1

I have a loan with a fixed 6.5% interest rate, with an absurdly low minimum payment, so I have been paying extra each month (about enough so that the loan will have a 10-year repayment lifetime instead of god-knows how long). Due to this, I am months ahead on the payment.

Considering that the long-term growth of the stock market is in the 6.5% range also, what would be the better use of my money? Should I continue paying extra on my loan in order to pay it off quicker, or would I be better off paying the minimum and investing the money in my 401(k)?

4

The long term growth is not 6.5%, it's 10% give or take. But, that return comes with risk. A standard deviation of 14%. Does the 401(k) have a match? And are you getting the full match? If no match, or you already top it off, the 6.5% is a rate that I'd be happy to get on my money. So, I would pay it off faster. My highest rate debt is my 3.5% mortgage, which is 2.5% after tax. At 2.5%, I prefer to be a borrower, as that gap 2.5%-10% is pretty appealing, long term.

  • I haven't reached my corporate match limit... yet. Since I'm ahead on this loan, I think that's the goal I'll aim for. – Bigbio2002 Oct 16 '13 at 22:17
  • 1
    @Bigbio2002 - getting the match takes absolute priority, even a 25 or 50% match is free money and should come before a 6.5% loan. – JoeTaxpayer Oct 17 '13 at 1:25
  • Let's assume I am now contributing up to my match. If the long-term market growth is 10%, why should I pay off the debt, versus putting more into my 401(k)? – Bigbio2002 Feb 25 '14 at 22:04
  • If you are comfortable with the concept of the long term gain potential with the +/- risk layered over it, i.e. the down years along the way, I wont debate the choice. I'll share that some people are still advocating paying off their sub 4% mortgages, and doing so with a zeal that boarders on religiosity. My purpose is to educate. If you understand, the decision you make will be well informed. And it will be right for you. – JoeTaxpayer Feb 25 '14 at 23:45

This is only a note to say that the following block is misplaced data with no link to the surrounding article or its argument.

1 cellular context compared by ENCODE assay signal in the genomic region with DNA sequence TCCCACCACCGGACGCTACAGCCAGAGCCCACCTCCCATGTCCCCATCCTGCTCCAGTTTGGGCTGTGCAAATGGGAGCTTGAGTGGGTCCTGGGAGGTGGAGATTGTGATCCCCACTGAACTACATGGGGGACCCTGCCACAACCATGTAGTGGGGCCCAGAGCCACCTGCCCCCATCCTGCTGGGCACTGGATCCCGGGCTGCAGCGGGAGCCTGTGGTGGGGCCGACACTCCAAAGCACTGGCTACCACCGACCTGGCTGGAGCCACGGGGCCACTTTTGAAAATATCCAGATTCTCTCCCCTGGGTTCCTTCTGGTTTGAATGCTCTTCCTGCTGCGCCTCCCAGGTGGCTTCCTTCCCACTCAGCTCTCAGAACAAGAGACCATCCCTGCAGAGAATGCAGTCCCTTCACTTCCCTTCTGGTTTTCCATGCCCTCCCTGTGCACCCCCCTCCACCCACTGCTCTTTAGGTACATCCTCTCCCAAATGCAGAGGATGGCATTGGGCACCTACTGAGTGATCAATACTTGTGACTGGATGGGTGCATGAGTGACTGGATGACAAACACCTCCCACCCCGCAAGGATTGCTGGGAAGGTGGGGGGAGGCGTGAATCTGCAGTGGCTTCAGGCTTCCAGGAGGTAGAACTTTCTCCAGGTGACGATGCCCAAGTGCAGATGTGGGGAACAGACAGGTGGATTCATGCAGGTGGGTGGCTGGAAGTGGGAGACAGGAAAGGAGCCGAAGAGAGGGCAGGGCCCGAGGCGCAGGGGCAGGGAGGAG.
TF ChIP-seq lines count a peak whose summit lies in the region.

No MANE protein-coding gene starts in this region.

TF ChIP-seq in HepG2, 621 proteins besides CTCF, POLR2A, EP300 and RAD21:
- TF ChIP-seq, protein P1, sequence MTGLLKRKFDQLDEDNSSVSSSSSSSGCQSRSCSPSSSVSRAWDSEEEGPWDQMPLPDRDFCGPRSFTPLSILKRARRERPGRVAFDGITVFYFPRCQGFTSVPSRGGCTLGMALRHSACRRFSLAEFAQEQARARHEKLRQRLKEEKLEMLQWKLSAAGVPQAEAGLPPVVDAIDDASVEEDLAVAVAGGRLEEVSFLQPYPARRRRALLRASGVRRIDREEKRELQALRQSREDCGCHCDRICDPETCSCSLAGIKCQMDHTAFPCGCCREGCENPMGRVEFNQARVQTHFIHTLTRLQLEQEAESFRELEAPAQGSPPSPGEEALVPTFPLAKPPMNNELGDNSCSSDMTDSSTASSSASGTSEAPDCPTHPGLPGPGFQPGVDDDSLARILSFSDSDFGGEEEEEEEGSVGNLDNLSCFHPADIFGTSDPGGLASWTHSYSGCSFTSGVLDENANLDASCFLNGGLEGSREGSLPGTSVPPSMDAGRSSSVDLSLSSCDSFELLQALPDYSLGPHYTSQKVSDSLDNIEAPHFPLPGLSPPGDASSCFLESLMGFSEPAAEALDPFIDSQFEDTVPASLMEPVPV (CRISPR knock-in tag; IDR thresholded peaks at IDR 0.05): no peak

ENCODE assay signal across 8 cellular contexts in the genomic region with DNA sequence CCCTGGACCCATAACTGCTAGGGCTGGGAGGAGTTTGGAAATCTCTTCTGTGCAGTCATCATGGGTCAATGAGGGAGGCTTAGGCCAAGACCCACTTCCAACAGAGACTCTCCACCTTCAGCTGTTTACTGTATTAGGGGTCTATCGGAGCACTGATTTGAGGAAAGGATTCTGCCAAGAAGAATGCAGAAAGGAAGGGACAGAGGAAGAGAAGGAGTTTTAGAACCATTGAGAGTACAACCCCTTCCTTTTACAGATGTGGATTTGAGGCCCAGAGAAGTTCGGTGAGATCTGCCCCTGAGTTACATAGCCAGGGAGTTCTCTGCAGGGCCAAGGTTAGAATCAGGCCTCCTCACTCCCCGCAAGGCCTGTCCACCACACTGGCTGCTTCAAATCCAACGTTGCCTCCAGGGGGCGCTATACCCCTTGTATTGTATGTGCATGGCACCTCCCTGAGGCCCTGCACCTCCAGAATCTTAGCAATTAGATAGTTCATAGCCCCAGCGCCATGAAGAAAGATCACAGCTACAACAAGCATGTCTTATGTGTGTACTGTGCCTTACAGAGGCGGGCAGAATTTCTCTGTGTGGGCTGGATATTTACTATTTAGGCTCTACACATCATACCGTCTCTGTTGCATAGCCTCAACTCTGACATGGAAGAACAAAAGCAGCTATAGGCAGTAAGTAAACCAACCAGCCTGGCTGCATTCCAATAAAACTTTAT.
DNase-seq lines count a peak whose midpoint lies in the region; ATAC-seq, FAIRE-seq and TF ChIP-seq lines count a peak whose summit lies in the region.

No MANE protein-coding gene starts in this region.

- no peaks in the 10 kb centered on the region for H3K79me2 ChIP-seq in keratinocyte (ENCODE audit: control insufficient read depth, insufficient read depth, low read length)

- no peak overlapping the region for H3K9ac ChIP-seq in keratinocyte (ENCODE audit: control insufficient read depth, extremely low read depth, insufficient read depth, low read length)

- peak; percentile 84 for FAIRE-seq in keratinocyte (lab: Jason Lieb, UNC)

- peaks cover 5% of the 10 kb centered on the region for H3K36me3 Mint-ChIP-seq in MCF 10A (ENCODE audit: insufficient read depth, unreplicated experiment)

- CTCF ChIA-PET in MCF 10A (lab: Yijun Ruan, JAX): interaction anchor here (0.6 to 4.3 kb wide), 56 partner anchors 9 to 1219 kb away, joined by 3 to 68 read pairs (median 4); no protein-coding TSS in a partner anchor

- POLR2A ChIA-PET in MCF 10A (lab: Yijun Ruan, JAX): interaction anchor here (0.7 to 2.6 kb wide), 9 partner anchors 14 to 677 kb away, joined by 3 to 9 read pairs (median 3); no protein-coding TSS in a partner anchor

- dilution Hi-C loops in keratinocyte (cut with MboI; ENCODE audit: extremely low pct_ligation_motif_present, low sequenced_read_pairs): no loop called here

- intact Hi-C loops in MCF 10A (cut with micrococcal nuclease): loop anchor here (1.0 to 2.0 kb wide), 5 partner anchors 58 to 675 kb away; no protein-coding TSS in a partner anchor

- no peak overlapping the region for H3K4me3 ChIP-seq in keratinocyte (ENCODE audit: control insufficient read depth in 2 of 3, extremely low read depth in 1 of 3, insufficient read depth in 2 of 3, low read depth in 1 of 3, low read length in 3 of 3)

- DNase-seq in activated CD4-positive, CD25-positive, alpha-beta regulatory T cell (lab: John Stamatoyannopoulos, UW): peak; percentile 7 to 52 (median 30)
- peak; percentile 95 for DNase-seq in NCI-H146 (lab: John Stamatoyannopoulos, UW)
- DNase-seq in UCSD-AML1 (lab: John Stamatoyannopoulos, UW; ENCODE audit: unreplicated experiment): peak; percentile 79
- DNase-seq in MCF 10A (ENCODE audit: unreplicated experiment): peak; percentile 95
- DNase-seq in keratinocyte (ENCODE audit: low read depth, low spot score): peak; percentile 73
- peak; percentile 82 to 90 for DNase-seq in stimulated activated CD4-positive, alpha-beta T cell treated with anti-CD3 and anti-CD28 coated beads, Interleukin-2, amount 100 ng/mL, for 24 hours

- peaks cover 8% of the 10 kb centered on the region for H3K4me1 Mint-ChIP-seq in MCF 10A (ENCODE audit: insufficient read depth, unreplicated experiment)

2

Having a loan also represents risk. IMHO you should retire the loan as soon as feasible in most cases.

JoeTaxpayer, as usual, raises a good point. With numbers as he is quoting, it is tolerable to have a loan around on a asset such as a home. While he did not mention it, I am sure that his rate is fixed.

If the interest rate is variable: pay it off. If it is a student loan: pay it off. If you can have it retired quickly: pay it off and get the bank off your payroll. If it is consumer debt: pay it off.

  • +1 yes my rate is fixed. Thank you for your kind words. – JoeTaxpayer Oct 16 '13 at 19:28

Your Answer

By clicking “Post Your Answer”, you agree to our terms of service, privacy policy and cookie policy

Not the answer you're looking for? Browse other questions tagged or ask your own question.